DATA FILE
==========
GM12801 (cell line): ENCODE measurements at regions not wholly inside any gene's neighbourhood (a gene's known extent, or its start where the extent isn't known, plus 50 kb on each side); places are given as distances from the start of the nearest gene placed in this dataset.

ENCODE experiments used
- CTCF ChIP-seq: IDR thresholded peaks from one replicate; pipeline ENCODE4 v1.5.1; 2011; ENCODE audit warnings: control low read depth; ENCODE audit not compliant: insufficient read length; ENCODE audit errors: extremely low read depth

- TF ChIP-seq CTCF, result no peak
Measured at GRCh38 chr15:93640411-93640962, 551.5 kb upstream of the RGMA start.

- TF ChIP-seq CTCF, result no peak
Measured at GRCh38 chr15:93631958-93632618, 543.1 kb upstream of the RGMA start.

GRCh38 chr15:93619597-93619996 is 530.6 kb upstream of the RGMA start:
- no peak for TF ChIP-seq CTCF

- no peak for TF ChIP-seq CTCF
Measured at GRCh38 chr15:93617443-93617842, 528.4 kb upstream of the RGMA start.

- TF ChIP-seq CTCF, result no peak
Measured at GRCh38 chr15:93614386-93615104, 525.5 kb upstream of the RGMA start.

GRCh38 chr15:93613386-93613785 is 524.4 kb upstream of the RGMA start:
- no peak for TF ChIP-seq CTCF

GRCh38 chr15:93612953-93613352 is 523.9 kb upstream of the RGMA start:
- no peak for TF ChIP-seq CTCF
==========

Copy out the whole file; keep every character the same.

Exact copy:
GM12801 (cell line): ENCODE measurements at regions not wholly inside any gene's neighbourhood (a gene's known extent, or its start where the extent isn't known, plus 50 kb on each side); places are given as distances from the start of the nearest gene placed in this dataset.

ENCODE experiments used
- CTCF ChIP-seq: IDR thresholded peaks from one replicate; pipeline ENCODE4 v1.5.1; 2011; ENCODE audit warnings: control low read depth; ENCODE audit not compliant: insufficient read length; ENCODE audit errors: extremely low read depth

- TF ChIP-seq CTCF, result no peak
Measured at GRCh38 chr15:93640411-93640962, 551.5 kb upstream of the RGMA start.

- TF ChIP-seq CTCF, result no peak
Measured at GRCh38 chr15:93631958-93632618, 543.1 kb upstream of the RGMA start.

GRCh38 chr15:93619597-93619996 is 530.6 kb upstream of the RGMA start:
- no peak for TF ChIP-seq CTCF

- no peak for TF ChIP-seq CTCF
Measured at GRCh38 chr15:93617443-93617842, 528.4 kb upstream of the RGMA start.

- TF ChIP-seq CTCF, result no peak
Measured at GRCh38 chr15:93614386-93615104, 525.5 kb upstream of the RGMA start.

GRCh38 chr15:93613386-93613785 is 524.4 kb upstream of the RGMA start:
- no peak for TF ChIP-seq CTCF

GRCh38 chr15:93612953-93613352 is 523.9 kb upstream of the RGMA start:
- no peak for TF ChIP-seq CTCF